ISM activists also organised ISM Orientation days with training to nonviolent Resistance of Occupation.
Here are interviews and pictures with Leila Sansour and Chris, both committed and passionate activists for the International Solidarity Movement.
International Solidarity Movement, Electronic Intifada
Leila Sansour, filmdirector, and Chris, both ISM activists
Leila and Chris after the film show in Edinburgh Filmhouse
Four days in hell
Last April, I had occasion to be evacuated from Bethlehem by the British Consulate. It wasn't the first evacuation I had experienced that week - an Israeli tank muzzle outside your hotel bedroom window is an excellent purgative.
The invasion of the city began two nights earlier, on Easter Monday. As it progressed, the various consulates decided to remove as many of their nationals as were prepared to leave, and I was one. We were trapped in the hotel and the consul told me if we didn't leave now, it might be weeks before he could get another car into Bethlehem.
So I was relieved when two Range Rovers pulled up. I was further relieved not to be an American. The US consulate sent the CIA in armoured limousines, and their agents had helmets, flak jackets and guns. Our man had driving gloves. And travel sweets.
I had arrived on Good Friday to make a documentary about the International Solidarity Movement. I was on the plane when Ariel Sharon announced his intention to reoccupy the entire West Bank. Leila Sansour, the producer, had said I would not be put in any danger. The look on her face when she met me at the Bethlehem checkpoint told me she knew it had been a rash promise.
The idea was that I should join the ISM and take part in its usual activities. But with tanks at the edge of the city, our options were limited. On previous trips, actions had involved demonstrations but also practical help.
The presence of internationals affords locals some protection. Activists ride in Red Crescent ambulances. They help farmers who try to labour in the shadow of Israeli settlements and their violent occupants. They remove roadblocks so that people can go about their business. They run playgroups. They bear witness.
And they take a fair amount of verbal and physical abuse from settlers, police and soldiers. The group I was with was the first to sustain bullet wounds, as we marched cheerfully to Beit Jala that Easter Monday. Since then, other ISM activists have been shot - most recently, Tom Hurndall on Friday. And last month, Rachel Corrie was crushed to death by a Caterpillar bulldozer.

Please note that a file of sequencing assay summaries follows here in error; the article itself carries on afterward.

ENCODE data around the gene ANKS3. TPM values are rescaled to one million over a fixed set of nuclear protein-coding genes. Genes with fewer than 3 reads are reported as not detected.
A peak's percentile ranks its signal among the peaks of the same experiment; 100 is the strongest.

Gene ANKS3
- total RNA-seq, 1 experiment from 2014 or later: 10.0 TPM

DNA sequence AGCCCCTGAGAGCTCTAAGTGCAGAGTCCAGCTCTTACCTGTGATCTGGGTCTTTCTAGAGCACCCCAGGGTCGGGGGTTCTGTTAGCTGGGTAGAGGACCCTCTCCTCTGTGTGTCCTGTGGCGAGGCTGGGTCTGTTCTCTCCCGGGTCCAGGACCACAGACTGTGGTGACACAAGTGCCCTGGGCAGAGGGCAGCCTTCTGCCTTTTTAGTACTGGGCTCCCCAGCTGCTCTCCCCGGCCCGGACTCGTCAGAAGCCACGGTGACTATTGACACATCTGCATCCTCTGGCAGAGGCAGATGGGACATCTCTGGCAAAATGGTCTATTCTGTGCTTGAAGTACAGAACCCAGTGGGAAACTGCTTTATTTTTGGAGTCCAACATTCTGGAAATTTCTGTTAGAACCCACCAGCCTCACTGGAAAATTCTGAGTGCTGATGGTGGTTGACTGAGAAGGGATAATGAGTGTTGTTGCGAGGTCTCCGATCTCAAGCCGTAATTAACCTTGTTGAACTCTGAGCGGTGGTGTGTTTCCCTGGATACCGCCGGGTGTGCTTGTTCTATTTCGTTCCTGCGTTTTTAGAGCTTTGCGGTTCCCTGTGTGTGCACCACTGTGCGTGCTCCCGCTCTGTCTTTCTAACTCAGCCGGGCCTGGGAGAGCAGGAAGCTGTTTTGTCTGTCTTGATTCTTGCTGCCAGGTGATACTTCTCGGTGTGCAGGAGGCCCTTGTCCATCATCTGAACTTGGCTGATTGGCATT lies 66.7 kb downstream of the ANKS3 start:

Fortunately, none of us was killed last year, although several were injured. An Australian friend is still carrying bits of a bullet in her stomach. And if you have ever heard that stuff about nervous soldiers panicking under pressure, I particularly urge you to see this film.
You will never see a soldier under less pressure than the man who decided to open up on us. You will see Kunle and Lillian, our designated negotiators, walk forward with arms outstretched to approach the armoured personnel carrier. Kunle was hit in three places.
That night, we knew the Israelis were going to take the city. Most activists volunteered to stay in the refugee camps, which, I firmly believe, prevented a massacre. The rest of us did media work in the hotel and, on Wednesday night, some of us took the chance to escape with our consulates. My premature departure made one thing certain: I would have to go back to Palestine to finish the film.
Despite being besieged in the camps, the residents were able to move about. We visited Dheisha, a camp that had seen its fair share of suffering (including the shooting of a young stonethrower the previous week), but still seemed to have some kind of life.
We stayed the night with a Palestinian family. I began with perhaps the most stupid question I could have mustered: "Have you ever been to England?" Palestinian women have a way of looking at you that says: "Are you uniquely stupid, or is it a male thing?" But I think I redeemed myself when the baby took a shine to me. Apparently they sometimes ask after Mr Jeremy.
In fact, it was hard through all of this not to feel quite useless - which is why I was glad that, back in Jerusalem, I was able to join in with a successful action. I was also heartened that it was organised by Israelis, the Ta'ayush peace group, who booked a convoy of coaches to take medical supplies into the West Bank town of Salfit.
This is my favourite part of the film, probably because we did something helpful and practical that involved a direct challenge to the military occupation. Having said that, I am gratingly chirpy at this point in the film. Perhaps, being a middle-aged man on a coach trip, I was impelled to make a daft joke every few seconds. That is tangential to the wider issues, obviously, but I want to make clear that I'm aware of it before anyone sees the film.
My four days were up, so I headed home. I had no idea what the film would look like but, having seen it, I'm proud. Not of myself - except as an intriguing study in bewilderment - but of Leila, and of the activists the film shamelessly champions. I'm sure no broadcaster will touch it. I just hope it doesn't spawn the idea for a series called I'm a Celebrity - Evacuate Me.